Over the weekend Slumdog Millionaire won big at the British Independent Film Awards as Danny Boyle took home director kudos, Dev Patel won for most promising newcomer and the film itself won best independent film. Of course, many are reporting the news as if this is just the start of something big as buzz around the little film has gotten louder and louder over the course of the previous week. I reviewed it and gave it a well-earned “A-“, but when it comes down to awards I can’t see this flick moving all the way to the big show.
Take, for example, the last five BIFA “Best British Independent Film” award winners were Control, This Is England, The Constant Gardener, Vera Drake and Dirty Pretty Things. Of that bunch there are eight Oscar nominations including a win for Rachel Weisz for The Constant Gardener, but there isn’t a best picture nom among them and the last two weren’t even nominated. So to say this is a sign of anything major is a lot of speculation, and misguided speculation at that.
However, things could begin changing as early as this Thursday, December 4 as the critic circles begin to weigh in with their year-end top ten lists beginning with the National Board of Review on Dec. 4, followed by the LA Film Critics on Dec. 9 and the New York Film Critics Circle on Dec. 10. Should Slumdog gain traction once those accolades are announced I may have to change my tune. However, after seeing The Curious Case of Benjamin Button and absolutely loving it I don’t see how it can be ignored.
if you are interested in keeping track of the Critic Top Tens I have added a new section to “The Contenders“, which will give you a one-stop-shop for as many top tens and critical awards as I can handle. I have already added the new section to the page, which you can check out right here. Apparently they have seen all the films (not really… Valkyrie anyone?), but I still have some work to do.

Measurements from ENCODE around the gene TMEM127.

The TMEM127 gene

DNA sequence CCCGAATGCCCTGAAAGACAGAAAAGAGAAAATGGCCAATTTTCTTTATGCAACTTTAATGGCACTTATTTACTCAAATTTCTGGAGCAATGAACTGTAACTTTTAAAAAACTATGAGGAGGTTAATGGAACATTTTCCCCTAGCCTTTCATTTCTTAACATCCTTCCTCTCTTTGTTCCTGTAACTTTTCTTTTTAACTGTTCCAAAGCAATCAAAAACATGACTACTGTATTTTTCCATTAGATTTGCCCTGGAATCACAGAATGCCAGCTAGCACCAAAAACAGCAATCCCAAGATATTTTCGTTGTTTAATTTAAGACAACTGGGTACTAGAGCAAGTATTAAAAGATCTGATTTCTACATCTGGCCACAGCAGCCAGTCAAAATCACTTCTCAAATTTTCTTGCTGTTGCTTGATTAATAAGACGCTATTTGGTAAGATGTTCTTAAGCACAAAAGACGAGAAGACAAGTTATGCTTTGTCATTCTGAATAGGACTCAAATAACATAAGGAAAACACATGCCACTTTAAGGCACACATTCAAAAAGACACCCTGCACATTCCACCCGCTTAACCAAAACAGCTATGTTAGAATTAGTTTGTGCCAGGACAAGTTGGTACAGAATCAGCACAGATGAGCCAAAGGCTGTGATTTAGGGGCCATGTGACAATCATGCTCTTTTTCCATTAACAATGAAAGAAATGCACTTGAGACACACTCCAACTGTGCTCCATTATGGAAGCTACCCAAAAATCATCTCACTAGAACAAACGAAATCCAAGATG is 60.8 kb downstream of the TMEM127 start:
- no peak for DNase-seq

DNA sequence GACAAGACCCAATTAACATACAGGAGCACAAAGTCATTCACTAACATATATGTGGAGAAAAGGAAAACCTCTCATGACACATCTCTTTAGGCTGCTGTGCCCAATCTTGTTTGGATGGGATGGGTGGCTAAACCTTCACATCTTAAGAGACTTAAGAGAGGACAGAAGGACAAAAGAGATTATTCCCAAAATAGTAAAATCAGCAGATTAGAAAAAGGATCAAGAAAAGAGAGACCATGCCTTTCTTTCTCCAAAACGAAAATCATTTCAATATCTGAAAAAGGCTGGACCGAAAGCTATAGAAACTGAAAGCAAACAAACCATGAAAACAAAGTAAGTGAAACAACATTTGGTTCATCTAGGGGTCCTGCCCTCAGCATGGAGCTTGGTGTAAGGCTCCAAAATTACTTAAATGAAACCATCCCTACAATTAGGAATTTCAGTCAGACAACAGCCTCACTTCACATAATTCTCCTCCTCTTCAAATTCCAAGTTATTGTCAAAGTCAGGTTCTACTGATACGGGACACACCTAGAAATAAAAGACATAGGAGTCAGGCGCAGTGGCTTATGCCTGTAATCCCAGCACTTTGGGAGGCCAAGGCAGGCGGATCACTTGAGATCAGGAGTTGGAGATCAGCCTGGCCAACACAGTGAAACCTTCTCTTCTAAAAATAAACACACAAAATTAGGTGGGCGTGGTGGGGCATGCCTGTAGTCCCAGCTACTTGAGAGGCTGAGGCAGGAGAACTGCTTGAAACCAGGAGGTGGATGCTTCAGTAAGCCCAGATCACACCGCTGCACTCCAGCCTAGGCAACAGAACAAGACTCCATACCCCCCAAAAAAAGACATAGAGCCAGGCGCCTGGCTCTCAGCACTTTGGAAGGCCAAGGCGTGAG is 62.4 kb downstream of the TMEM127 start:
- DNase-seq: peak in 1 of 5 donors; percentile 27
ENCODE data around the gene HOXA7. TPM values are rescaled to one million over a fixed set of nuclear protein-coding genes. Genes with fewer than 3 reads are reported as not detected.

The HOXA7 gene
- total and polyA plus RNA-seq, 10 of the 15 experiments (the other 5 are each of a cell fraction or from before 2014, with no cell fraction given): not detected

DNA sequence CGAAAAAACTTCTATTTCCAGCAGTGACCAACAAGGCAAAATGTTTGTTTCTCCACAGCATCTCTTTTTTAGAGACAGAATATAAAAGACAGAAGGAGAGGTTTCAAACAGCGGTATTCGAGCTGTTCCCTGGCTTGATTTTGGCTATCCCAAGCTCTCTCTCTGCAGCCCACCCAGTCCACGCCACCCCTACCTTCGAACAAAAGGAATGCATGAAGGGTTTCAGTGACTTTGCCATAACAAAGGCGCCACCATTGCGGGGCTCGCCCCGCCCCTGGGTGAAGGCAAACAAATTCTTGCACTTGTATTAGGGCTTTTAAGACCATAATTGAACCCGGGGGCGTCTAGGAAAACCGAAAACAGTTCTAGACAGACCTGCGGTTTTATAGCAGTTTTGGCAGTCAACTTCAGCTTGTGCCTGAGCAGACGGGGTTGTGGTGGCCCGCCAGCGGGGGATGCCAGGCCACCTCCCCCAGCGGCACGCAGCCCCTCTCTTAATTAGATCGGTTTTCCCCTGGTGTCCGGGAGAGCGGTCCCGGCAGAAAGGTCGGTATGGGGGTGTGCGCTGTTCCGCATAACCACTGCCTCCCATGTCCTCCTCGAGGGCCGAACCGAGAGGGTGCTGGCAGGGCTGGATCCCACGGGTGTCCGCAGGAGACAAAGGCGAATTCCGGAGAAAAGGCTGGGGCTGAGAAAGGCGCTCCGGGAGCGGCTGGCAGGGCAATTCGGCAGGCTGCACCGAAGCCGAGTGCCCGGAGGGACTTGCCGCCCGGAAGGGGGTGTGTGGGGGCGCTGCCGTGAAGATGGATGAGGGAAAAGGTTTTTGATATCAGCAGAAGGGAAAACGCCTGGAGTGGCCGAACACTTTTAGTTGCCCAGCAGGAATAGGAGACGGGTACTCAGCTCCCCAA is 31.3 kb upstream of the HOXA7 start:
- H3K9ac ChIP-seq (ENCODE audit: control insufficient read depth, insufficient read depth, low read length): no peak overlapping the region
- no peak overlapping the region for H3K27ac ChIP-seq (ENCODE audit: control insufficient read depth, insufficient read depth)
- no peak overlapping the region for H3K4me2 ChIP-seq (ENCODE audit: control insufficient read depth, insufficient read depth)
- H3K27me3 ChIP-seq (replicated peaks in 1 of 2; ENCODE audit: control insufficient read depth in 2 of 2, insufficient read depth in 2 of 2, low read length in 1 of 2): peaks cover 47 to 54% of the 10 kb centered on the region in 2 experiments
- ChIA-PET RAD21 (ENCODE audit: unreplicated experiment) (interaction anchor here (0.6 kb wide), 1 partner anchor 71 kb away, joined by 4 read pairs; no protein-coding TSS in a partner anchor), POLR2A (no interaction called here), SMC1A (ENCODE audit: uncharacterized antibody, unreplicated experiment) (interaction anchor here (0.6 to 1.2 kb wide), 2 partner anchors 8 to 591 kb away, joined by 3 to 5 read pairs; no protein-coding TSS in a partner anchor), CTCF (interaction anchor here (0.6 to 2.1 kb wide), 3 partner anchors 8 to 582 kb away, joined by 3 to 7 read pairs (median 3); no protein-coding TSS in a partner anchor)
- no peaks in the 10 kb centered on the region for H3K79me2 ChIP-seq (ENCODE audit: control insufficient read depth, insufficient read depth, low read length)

There are still several flicks to see as I will be seeing Revolutionary Road and Doubt later this week and Seven Pounds, The Reader and Valkyrie next week. This will leave Che, Gran Torino, Last Chance Harvey and Nothing but the Truth on my must see list. I also plan on seeing Benjamin Button again before writing my review seeing how I was without a notepad and don’t think I could do the film justice without a second viewing, it is an A+ across the board though and a serious contender for my favorite film of the year. Combine that with the mixed reactions of a couple of the people I was sitting next to and I don’t know where we stand, but one continued the common theme many have had saying it is “missing something”. I thought it was missing nothing, but that’s just me.
Over at the Los Angeles Times’ Gold Derby they are predicting a horserace between Button and Slumdog for the top prize. However, just like Juno in 2008 and Little Miss Sunshine in 2007, I see it coming up short and rightly so… in terms of filmmaking it just doesn’t stand up. At least not in my eyes.
For those looking for true justice, Martin McDonagh’s In Bruges won’t be going home completely empty handed at year’s end as the BIFAs felt it deserved the best screenplay award for writer/director McDonagh in his feature debut. This is on top of the script winning the top prize at the second annual Annual Writers Guild Awards. While I don’t expect it to carry over into Oscar chatter it is nice to see a good film get some kudos.
Here’s the complete list of BIFA winners for your approval, and so you know, these awards are limited to celebrating independently funded British movies. You can find the official site for the awards here.
Best British Independent Film: Slumdog Millionaire
Best Director of a British Independent Film: Danny Boyle, Slumdog Millionaire
The Douglas Hickox Award (Best debut director): Steve McQueen, Hunger
Best Screenplay: Martin McDonagh, In Bruges
Best Performance by an Actress in a British Independent Film: Vera Farmiga, The Boy in the Striped Pajamas
Best Performance by an Actor in a British Independent Film: Michael Fassbender, Hunger
Best Supporting Actress: Alexis Zegerman, Happy-Go-Lucky
Best Supporting Actor: Eddie Marsan, Happy-Go-Lucky
Most Promising Newcomer: Dev Patel, Slumdog Millionaire
Best Achievement In Production: The Escapist
The Raindance Award: Zebra Crossings
Best Technical Achievement: Sean Bobbitt, cinematography for Hunger
Best British Documentary: Man on Wire
Best British Short Film: Soft
Best Foreign Independent Film: Waltz With Bashir
The Richard Harris Award: David Thewlis
The Variety Award: Michael Sheen
The Special Jury Prize: Joe Dunton